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Deacon Ajani Gibson named parochial vicar of St Peter Claver New Orleans

One of the nation's few African-American transitional deacons has been named vicar at a historic New Orleans church—which also happens to be his home parish.

The nation’s next African-American priest now has a parish to (again) call home.

In a perhaps inevitable move, the Archdiocese of New Orleans has appointed the Dcn Ajani K. Gibson, currently a transitional deacon, as parochial vicar of historic St. Peter Claver Catholic Church, a Black parish in the city’s Tremé neighborhood.

The announcement was made in a Facebook post Monday afternoon.

Gibson, a New Orleans native who hails from St Peter Claver, has been outspoken in his love for the parish, and was featured last year in a diocesan vocations video that was filmed for the most part within the SPC walls.

One of about a dozen African-Americans in the National Black Catholic Seminarians Association (and currently its vice-secretary), Gibson was ordained to the diaconate on May 16th last year, and is scheduled for ordination to the priesthood on June 5th.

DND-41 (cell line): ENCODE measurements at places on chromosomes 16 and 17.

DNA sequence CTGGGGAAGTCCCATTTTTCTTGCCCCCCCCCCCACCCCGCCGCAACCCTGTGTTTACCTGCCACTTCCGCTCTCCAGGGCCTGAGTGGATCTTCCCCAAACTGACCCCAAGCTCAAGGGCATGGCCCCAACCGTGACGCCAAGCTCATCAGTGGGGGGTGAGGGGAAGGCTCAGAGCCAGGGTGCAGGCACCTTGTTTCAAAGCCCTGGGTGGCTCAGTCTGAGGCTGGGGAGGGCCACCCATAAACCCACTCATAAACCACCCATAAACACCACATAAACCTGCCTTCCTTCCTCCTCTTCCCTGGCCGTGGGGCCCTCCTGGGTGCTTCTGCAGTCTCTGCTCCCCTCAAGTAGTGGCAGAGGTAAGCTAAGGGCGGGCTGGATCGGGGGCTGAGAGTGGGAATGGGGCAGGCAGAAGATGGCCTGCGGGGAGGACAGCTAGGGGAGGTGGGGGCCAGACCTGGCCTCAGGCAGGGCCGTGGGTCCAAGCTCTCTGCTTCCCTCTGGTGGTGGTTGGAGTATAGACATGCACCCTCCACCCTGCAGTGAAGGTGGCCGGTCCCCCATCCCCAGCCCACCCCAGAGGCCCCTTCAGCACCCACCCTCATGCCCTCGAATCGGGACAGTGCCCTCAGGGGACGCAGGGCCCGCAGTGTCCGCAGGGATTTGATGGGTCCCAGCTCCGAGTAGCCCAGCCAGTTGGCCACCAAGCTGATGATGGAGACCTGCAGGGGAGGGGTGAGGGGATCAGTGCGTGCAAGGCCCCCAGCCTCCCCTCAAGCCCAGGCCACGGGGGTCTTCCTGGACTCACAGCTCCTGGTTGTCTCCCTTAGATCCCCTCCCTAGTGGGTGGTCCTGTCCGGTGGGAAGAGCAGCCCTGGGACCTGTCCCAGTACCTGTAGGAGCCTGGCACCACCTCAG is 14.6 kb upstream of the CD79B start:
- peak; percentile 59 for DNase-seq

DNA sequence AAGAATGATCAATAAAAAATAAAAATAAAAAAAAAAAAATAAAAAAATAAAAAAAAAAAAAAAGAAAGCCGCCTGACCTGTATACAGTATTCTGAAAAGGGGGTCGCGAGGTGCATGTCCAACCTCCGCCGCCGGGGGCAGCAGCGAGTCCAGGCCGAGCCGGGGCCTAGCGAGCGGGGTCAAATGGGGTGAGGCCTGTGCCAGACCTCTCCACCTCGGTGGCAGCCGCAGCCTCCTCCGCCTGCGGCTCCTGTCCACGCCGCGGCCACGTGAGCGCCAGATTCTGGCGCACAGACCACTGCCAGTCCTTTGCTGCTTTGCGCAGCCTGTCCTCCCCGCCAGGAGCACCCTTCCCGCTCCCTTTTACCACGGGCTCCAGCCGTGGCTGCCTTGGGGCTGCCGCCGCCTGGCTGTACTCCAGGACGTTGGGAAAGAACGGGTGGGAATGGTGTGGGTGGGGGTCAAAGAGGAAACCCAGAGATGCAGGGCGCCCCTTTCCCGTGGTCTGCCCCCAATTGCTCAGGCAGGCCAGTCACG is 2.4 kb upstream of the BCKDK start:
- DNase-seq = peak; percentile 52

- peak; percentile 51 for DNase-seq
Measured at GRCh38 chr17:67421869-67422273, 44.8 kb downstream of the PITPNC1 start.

His assignment goes into effect July 1st.

The St Peter Claver Church building has existed since 1852, and the parish under the current name since the early 20th century (when it was started by the Josephites). It was later an Edmundite parish (under the leadership of the famed Michael Jacques, SSE), and is now diocesan.

Their centennial was just last year, albeit interrupted by the ongoing COVID-19 pandemic.

Also ongoing is the parish’s struggle with an abuse allegation against their pastor, Fr. John Asare-Dankwah, who is currently on leave pending an investigation. The allegations were made public on January 27th.

Three days later, on the same day Asare denied the allegations in the media, Archbishop Greg Aymond named Auxiliary Bishop Fernand J. Cheri III, OFM as the church’s parochial administrator.

Cheri is one of just a half-dozen Black bishops in the country, and one of two currently serving in a particular parish.

No other appointments were listed for St Peter Claver in Monday’s announcement, suggesting that the parish could soon have not one but two African-American priests—a rare occurrence even in the nation’s Blackest diocese.

Nate Tinner-Williams is co-founder and editor of Black Catholic Messenger, in priesthood formation with the Josephites, and a ThM student with the Institute for Black Catholic Studies at Xavier University of Louisiana (XULA).